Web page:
In the cases where the woman pictured was less physically attractive (at least by worldly standards), the men would treat her less favorably on the phone.
The woman in turn would respond sharply, creating a self-fulfilling prophecy of circular expectations.
In the case where the pictured woman was “attractive,” the man went all-out in getting to know her. The response was just as eager.
That experiment always makes me a little sick to my stomach because I’m sure I’ve frequently done the same thing.
It’s so easy, and even understandable. The world culture hasn’t helped in all this: The global market has made a market out of people, instilling an instant reflex of “hot or not” that rips the the human out of human beings.
There’s a lot of money to be made in it.
I grew up most of my school years being called ugly or “rated a zero,” and there was always a crushing sense of being treated as a subhuman, second-class citizen like you are worth less than other people.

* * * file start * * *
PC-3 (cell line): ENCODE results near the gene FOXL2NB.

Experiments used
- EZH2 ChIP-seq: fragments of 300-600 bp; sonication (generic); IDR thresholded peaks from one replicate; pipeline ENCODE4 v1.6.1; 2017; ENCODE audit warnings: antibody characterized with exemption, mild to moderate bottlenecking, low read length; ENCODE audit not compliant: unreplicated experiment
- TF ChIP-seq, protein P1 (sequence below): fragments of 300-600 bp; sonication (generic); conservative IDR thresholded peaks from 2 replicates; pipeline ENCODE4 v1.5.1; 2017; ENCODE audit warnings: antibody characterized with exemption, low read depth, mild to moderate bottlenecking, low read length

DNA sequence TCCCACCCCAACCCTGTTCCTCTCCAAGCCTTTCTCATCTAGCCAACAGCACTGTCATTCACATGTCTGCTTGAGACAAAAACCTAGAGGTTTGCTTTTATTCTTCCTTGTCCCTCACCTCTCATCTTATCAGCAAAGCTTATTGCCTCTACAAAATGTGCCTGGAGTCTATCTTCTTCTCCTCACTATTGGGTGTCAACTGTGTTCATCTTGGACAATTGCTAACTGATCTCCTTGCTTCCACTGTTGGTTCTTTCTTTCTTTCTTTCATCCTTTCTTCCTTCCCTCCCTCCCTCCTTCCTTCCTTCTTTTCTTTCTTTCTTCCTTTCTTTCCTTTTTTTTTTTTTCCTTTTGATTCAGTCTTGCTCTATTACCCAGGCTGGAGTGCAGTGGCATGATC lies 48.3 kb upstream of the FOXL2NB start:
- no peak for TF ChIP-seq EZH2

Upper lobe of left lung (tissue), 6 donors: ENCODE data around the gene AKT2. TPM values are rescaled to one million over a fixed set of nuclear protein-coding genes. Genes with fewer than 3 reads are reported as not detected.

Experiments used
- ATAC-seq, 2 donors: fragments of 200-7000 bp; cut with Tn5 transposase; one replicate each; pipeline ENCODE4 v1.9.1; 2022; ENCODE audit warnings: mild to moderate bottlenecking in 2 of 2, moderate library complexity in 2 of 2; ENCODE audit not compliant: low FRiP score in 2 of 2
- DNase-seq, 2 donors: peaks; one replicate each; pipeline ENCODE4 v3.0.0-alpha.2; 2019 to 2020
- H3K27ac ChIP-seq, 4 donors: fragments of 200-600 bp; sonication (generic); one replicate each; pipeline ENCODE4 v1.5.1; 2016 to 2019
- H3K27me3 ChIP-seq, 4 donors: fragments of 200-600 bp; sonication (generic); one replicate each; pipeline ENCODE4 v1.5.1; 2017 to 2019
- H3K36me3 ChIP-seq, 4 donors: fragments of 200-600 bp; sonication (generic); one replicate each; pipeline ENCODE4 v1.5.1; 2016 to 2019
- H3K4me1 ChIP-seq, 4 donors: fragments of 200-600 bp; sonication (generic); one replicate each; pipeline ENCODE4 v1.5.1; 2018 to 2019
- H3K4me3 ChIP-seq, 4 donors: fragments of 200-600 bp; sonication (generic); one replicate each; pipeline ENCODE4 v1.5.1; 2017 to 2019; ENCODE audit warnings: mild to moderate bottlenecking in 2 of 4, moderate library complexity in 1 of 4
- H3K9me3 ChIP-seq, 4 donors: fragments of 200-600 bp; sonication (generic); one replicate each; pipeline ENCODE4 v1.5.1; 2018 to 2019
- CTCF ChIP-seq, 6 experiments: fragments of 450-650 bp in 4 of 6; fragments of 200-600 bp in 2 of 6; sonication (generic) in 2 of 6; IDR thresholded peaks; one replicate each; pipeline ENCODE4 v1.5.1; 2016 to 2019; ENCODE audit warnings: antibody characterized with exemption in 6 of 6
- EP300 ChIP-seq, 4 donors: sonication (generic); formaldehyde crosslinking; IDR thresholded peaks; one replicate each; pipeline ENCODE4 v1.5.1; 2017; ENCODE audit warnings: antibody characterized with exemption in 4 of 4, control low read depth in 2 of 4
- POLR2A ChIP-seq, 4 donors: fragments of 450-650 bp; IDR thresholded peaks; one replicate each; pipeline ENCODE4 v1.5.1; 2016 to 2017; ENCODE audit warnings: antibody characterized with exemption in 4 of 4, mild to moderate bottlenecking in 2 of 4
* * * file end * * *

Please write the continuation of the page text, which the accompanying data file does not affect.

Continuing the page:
When people spoke to me, I could see it in their eyes too: People would talk to me but not really talk to me, their eyes darting for someone else more important in the room. There was always a hesitant rush, like people had better places to be than being caught with one of “those” guys.
As stereotypical as it is, I’ve found people who never grow out of the “appearance” phase end up in the garbage dump of history because they relied on their looks to carry them through life, when by the time they’re 40, they get the same face as everyone else: wrinkled, worn and done.
It’s just age, but many of us don’t know how to grow up with dignity. You can only post so many half-naked pictures of yourself on Facebook before it becomes a very sad endeavor.
Some of us never catch on that God cares less about what we do or how we look, but about the kind of people we are becoming.
These lies are told every day all around our country, and people are believing them.